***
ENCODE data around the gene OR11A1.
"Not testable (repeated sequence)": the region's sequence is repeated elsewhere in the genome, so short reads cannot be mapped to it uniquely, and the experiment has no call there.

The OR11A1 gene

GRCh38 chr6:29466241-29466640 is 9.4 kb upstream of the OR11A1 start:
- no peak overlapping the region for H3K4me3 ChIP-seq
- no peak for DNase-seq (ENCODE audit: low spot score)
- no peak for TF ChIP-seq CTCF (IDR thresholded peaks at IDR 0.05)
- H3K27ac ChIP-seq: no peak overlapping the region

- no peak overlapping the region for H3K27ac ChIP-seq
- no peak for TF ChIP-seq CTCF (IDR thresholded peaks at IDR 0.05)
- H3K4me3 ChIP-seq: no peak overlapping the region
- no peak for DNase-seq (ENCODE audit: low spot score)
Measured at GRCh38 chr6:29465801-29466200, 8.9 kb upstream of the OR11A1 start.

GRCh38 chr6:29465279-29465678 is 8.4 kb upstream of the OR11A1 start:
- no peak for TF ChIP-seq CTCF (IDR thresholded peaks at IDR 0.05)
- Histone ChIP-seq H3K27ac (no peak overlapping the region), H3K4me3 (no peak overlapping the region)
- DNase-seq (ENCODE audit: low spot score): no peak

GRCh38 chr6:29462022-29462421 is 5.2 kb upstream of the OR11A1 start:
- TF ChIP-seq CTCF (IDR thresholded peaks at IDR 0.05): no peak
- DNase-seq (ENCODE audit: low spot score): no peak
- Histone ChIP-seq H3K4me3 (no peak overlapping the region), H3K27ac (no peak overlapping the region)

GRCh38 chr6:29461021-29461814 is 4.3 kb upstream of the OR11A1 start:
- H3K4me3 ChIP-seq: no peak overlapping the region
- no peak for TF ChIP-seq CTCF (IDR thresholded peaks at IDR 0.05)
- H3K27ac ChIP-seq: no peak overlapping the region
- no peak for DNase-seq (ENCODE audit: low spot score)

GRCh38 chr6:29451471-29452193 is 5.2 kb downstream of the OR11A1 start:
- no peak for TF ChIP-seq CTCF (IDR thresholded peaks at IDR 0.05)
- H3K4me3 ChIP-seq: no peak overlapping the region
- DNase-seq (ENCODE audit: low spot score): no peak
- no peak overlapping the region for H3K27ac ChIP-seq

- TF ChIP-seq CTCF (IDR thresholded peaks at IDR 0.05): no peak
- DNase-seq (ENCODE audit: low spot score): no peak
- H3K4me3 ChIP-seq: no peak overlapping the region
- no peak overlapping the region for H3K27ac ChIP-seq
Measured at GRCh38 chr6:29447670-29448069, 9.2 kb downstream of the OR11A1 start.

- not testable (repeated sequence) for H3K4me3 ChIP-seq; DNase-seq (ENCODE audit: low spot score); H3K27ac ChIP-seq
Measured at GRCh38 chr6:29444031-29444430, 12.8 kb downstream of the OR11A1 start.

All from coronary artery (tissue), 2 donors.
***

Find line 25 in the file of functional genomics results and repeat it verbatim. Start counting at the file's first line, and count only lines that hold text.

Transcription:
- H3K27ac ChIP-seq: no peak overlapping the region